Gloucester residents often start fishing as children, and it's assumed that when they come of age, they'll join the family trade. "I grew up doing this," local fisherman Paul Hebert explains. "My father was a fisherman, and my five brothers do it. My mother does it. It's all I know. It's like growing up on a farm, and knowing about cows." They're joined by fishermen, such as Wilkins, who are drawn by the allure of bluefin and the prospect of making thousands of dollars from catching a single giant. The promise of such hefty jackpots obscures the fact that fishing is a hard and not especially profitable way to make a living. The median household income in Gloucester is $60,506, slightly below the median Massachusetts income of $64,509.  On the other hand, just 7.8 percent of residents live below the poverty line, fewer than the statewide average of 10.5 percent and significantly below the U.S. figure of 15.1 percent. In part, that's because Gloucester fishermen tend to be jacks of all trades, who fix cars or do electrical work to augment their income from the sea.

Today, the fishing industry is worth about $200 million to Gloucester, including the ripple effect of businesses that benefit from fishing. Even so, the last 20 years have been tough on the city. Gloucester fishermen brought in 88 million pounds of fish in 2010, the most recent year for which numbers are available. That's only two-thirds of the 1990 catch. The local fleet of 100 boats is about half the size it was in 2000, and there was a 20 percent drop-off between 2003 and 2008 alone. Many of the fresh fish-processing facilities that used to provide jobs have closed. With fewer opportunities to attract young workers, the average fishing permit holder in 2008 was 51 years old, and crew members are often that age or older. Local government economic planners worry that the industry's future may be dicey as a result.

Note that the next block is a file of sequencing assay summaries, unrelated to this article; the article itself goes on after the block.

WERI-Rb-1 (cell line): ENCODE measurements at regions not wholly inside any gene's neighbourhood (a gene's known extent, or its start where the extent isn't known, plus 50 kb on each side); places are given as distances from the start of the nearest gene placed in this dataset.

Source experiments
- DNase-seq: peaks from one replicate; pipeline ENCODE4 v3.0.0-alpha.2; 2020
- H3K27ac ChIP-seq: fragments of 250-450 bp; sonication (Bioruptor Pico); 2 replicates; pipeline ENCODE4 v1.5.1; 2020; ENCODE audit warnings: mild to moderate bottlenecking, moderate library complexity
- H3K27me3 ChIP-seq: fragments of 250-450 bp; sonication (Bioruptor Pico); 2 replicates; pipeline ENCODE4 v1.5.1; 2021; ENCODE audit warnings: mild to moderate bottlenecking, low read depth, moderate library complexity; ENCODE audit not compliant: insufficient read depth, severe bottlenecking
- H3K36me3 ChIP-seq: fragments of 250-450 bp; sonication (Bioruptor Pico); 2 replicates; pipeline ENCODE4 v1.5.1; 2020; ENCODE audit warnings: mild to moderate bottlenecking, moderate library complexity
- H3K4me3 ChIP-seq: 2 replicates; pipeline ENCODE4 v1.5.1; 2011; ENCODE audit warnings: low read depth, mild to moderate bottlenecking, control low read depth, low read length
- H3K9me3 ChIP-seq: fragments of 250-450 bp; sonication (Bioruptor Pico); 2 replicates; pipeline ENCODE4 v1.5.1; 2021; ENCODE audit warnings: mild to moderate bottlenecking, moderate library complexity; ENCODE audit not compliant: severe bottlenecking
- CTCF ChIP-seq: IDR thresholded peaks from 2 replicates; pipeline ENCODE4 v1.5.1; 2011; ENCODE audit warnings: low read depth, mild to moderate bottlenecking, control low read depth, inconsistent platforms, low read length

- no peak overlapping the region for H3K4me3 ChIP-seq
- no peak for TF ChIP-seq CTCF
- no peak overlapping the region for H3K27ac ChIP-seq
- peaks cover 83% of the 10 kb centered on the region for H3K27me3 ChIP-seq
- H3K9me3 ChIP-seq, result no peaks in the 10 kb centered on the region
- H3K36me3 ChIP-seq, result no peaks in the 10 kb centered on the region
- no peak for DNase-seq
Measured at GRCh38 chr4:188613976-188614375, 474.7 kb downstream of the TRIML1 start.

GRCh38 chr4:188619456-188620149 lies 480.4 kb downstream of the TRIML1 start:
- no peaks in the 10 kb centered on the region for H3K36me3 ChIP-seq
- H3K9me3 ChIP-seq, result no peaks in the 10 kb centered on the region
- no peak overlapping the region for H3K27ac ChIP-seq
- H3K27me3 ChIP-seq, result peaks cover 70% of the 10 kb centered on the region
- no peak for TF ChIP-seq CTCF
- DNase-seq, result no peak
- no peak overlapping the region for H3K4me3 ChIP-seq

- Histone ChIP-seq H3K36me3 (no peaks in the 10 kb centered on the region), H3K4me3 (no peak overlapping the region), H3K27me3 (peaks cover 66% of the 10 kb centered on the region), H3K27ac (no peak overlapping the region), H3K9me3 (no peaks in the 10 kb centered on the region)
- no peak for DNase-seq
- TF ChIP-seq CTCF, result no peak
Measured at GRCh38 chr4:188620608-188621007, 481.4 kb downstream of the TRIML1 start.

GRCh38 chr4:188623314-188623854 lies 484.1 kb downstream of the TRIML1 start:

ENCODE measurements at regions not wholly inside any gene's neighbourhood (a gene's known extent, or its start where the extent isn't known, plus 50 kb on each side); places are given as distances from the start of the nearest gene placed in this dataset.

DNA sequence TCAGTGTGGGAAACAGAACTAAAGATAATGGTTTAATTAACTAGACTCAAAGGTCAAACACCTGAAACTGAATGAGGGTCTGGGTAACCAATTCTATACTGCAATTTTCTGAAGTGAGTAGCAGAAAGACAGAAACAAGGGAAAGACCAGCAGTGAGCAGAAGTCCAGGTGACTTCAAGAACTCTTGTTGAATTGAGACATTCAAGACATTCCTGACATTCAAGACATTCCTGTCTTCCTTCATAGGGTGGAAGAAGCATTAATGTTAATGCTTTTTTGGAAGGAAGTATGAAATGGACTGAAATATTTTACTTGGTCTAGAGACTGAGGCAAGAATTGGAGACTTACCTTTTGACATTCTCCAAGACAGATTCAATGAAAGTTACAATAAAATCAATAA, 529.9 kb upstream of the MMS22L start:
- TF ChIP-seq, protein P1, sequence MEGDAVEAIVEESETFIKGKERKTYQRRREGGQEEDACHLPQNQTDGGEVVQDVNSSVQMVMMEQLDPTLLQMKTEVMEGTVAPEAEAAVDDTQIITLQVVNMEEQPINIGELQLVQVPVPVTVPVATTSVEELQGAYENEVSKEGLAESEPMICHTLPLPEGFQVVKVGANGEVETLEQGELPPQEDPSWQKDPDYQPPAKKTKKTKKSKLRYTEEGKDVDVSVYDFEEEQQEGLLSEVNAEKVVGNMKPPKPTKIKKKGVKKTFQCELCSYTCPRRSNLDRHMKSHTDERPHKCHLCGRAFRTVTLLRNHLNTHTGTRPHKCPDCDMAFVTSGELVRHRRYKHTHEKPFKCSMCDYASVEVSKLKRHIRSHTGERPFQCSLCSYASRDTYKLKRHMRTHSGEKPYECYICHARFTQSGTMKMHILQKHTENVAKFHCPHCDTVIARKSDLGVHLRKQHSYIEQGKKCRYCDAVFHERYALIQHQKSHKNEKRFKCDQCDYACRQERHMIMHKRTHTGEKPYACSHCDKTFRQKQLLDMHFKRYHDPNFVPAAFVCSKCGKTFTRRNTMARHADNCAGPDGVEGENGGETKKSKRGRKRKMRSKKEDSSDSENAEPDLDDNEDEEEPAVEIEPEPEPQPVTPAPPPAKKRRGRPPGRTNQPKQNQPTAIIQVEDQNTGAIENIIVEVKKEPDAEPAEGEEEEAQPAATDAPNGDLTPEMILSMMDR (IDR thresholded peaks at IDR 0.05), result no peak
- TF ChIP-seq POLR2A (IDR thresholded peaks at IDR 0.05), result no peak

Besides the pressure to make ends meet, Gloucester fishermen, more so than most other professions, also must face continual danger. Over the past several centuries, rough weather and accidents have turned thousands of Gloucester residents into names etched into an array of memorial plaques along the shoreline. "There are houses in Gloucester where grooves have been worn into the floorboards by women pacing past an upstairs window, looking out to sea," journalist Sebastian Junger wrote in The Perfect Storm, the bestselling 1997 account of the life and death of Gloucester fishermen.

Junger's book, which detailed the 1991 loss of the fishing vessel Andrea Gail and its crew during a storm, and the movie based upon the book helped turn Gloucester into a particularly macabre sort of tourist attraction. Today, tourism brings in $100 million annually, and visitors drive up Route 128 to see the harbor from which the ship departed, never to return, and stop for a beer at the nearby Crow's Nest, a bar where the lost ship's crew once drank, and whose walls are now adorned with photographs of the actors who played them and their wives in the movie. Cape Pond Ice, which for generations has helped local fishermen to keep their catches from spoiling, now augments that business with a website that sells T-shirts with its distinctive "the coolest guys around" slogan, worn by an actor in the film.

Oddly, as Cape Pond Ice owner Scott Memhard told Cape Ann magazine, many of the tourists who now flock to Gloucester assume the movie was fiction. "They ask, 'Where's the boat?'" he explained. "We say, 'Well, it's at the bottom of the ocean.'"